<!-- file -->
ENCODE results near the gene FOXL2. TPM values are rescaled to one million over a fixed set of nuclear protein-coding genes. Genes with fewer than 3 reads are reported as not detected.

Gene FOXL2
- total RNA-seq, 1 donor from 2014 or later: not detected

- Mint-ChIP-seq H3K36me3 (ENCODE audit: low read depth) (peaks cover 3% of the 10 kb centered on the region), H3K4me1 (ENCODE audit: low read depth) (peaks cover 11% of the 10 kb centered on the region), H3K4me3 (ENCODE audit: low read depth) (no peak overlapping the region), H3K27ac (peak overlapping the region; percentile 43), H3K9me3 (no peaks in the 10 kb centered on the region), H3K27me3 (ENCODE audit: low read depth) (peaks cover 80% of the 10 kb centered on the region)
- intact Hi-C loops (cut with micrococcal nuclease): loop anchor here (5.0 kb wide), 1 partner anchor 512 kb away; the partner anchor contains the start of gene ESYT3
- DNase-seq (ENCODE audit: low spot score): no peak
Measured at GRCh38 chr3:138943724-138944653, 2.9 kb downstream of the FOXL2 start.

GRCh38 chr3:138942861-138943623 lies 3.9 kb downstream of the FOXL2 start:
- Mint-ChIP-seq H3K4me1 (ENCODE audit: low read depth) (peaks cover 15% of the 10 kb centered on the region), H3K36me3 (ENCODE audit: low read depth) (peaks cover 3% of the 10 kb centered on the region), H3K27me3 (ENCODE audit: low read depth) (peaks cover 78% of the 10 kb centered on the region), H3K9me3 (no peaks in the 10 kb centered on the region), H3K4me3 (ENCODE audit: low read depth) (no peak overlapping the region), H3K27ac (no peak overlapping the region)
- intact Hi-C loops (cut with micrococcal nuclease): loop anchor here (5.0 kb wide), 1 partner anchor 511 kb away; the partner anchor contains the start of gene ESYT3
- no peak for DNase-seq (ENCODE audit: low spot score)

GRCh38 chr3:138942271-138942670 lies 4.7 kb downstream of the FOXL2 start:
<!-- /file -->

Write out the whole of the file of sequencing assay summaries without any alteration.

ENCODE results near the gene FOXL2. TPM values are rescaled to one million over a fixed set of nuclear protein-coding genes. Genes with fewer than 3 reads are reported as not detected.

Gene FOXL2
- total RNA-seq, 1 donor from 2014 or later: not detected

- Mint-ChIP-seq H3K36me3 (ENCODE audit: low read depth) (peaks cover 3% of the 10 kb centered on the region), H3K4me1 (ENCODE audit: low read depth) (peaks cover 11% of the 10 kb centered on the region), H3K4me3 (ENCODE audit: low read depth) (no peak overlapping the region), H3K27ac (peak overlapping the region; percentile 43), H3K9me3 (no peaks in the 10 kb centered on the region), H3K27me3 (ENCODE audit: low read depth) (peaks cover 80% of the 10 kb centered on the region)
- intact Hi-C loops (cut with micrococcal nuclease): loop anchor here (5.0 kb wide), 1 partner anchor 512 kb away; the partner anchor contains the start of gene ESYT3
- DNase-seq (ENCODE audit: low spot score): no peak
Measured at GRCh38 chr3:138943724-138944653, 2.9 kb downstream of the FOXL2 start.

GRCh38 chr3:138942861-138943623 lies 3.9 kb downstream of the FOXL2 start:
- Mint-ChIP-seq H3K4me1 (ENCODE audit: low read depth) (peaks cover 15% of the 10 kb centered on the region), H3K36me3 (ENCODE audit: low read depth) (peaks cover 3% of the 10 kb centered on the region), H3K27me3 (ENCODE audit: low read depth) (peaks cover 78% of the 10 kb centered on the region), H3K9me3 (no peaks in the 10 kb centered on the region), H3K4me3 (ENCODE audit: low read depth) (no peak overlapping the region), H3K27ac (no peak overlapping the region)
- intact Hi-C loops (cut with micrococcal nuclease): loop anchor here (5.0 kb wide), 1 partner anchor 511 kb away; the partner anchor contains the start of gene ESYT3
- no peak for DNase-seq (ENCODE audit: low spot score)

GRCh38 chr3:138942271-138942670 lies 4.7 kb downstream of the FOXL2 start: